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Woman surprised to dig up hand grenade while gardening

U.S. M10A3 Mk-2 A1 defensive hand grenade. 1945 World War II era Mk2 grenade in restoration recovered in Brazil RJ in 2013. (bn/Wikimedia Commons)

Jane Roberts was running a small tiller in a garden patch at her Medley Road home Thursday afternoon when her tiller struck what she first assumed was an old flagging stone.

“I’d run into flagging stones before,” Roberts said Friday. “I thought it was more of that, except it had a metallic clink to it.”

Roberts reached to pick up the object she’d dug up, and found herself holding an old-time hand grenade.

“I was truly amazed,” Roberts said. “… I looked at it, and my mouth dropped open.”

Roberts’ accidental discovery led to the Owensboro Police Department’s hazardous device unit retrieving the grenade and blowing it up in a hole. No one was injured.

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How the grenade got to be there seems to stem back to a bit of Daviess County history Daviess County Sheriff Keith Cain remembers from his childhood.

“It was a military shooting range,” Cain said Friday. “I remember my dad told me it was utilized by the military in World War II.”

As a road deputy, Cain used to patrol the west end of the county and remembers seeing the remnants of the firing range.

“As early as the mid-1970s and ‘80s, the earthen structure was still there,” Cain said.

Daviess County Sheriff’s Deputy Duane Harper responded to the home. “When I told Duane what I was talking about, he told me that was very close to where the grenade was found,” Cain said.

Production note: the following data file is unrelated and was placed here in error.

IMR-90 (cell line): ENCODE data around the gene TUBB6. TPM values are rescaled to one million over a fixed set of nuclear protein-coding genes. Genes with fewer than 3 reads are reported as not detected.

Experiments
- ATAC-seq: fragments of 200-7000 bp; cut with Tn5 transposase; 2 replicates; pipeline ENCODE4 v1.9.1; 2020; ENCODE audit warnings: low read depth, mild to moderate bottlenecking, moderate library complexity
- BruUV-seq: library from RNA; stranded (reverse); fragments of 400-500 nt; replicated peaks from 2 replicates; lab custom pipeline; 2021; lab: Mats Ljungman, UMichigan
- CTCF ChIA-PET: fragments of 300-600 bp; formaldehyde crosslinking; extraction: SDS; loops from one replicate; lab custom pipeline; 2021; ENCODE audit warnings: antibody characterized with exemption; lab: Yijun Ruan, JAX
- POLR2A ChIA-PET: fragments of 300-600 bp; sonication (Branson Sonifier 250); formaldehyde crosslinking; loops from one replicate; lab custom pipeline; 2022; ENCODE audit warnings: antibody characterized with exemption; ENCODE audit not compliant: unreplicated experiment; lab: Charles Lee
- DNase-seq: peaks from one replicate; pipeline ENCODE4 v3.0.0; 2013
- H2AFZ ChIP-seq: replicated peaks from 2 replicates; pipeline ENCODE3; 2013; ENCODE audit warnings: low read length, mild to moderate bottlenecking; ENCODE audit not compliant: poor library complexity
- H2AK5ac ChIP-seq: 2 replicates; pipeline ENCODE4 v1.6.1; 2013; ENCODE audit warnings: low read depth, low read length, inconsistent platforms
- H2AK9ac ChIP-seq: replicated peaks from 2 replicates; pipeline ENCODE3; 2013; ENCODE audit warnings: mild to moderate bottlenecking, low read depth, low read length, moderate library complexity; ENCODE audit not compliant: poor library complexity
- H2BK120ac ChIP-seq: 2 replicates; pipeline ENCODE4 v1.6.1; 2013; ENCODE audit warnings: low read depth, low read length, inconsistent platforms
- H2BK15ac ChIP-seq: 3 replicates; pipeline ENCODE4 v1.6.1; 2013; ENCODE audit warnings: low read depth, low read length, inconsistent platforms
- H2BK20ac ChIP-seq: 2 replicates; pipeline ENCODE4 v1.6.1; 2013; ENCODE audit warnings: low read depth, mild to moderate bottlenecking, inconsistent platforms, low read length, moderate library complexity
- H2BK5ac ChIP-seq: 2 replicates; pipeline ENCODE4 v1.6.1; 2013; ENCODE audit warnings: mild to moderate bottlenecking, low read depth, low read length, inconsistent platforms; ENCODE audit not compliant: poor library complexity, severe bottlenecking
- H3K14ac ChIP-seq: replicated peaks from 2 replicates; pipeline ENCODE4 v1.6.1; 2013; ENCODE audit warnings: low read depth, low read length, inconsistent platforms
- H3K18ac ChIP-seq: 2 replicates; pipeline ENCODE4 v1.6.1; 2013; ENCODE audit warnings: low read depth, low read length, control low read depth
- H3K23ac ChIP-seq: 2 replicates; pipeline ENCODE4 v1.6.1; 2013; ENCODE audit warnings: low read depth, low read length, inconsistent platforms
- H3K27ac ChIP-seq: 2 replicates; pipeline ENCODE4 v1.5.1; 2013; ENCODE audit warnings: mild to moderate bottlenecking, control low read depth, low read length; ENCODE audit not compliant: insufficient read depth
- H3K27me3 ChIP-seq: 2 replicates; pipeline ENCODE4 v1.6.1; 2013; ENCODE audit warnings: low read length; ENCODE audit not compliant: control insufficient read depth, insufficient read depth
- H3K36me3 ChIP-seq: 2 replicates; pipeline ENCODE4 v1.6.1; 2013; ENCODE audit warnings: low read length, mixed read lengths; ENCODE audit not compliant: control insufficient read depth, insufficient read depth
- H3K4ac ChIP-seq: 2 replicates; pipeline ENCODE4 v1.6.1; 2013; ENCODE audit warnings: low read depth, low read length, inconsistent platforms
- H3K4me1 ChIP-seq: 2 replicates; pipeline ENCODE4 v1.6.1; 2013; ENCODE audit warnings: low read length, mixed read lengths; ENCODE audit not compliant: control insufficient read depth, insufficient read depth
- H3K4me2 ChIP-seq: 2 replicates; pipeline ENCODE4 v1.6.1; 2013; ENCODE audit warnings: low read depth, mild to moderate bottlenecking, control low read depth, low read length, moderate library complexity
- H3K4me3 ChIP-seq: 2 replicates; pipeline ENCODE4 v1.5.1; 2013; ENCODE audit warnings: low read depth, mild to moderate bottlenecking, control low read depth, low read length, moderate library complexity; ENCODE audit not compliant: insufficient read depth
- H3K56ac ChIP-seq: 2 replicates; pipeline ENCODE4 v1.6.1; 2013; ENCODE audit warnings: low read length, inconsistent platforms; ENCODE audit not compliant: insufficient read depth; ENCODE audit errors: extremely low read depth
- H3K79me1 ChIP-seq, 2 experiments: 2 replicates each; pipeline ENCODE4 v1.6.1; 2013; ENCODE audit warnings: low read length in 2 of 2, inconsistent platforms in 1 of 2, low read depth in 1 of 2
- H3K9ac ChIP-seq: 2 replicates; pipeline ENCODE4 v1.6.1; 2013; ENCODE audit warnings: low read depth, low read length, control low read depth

Roberts said she didn’t see a pin in the grenade. “I felt relatively assured it wasn’t too dangerous.” She called her nephew, who called the sheriff’s office.

Harper took a picture and sent it to OPD, which dispatched the hazardous device unit and its robot. The robot retrieved the grenade and placed it in a hole, where it was blown up by the unit.

“It was inconclusive” as to whether the grenade still was explosive, said Officer Andrew Boggess, OPD’s public information officer. “So out of precaution, they disposed of it, but they were never able to determine if it was live or not.”

Roberts said, “My nephew said, ‘Why didn’t you just throw it into the woods?’ and I said, ‘because I’ll just run into it again.’ ”

Roberts said she wouldn’t be surprised if there were other grenades buried on the property.

“Before I finish (working) the garden, I’ll get my metal detector” and check for additional surprises, she said.

“I was only six inches underground,” she said. “I hit it with my little bitty steel tiller.”

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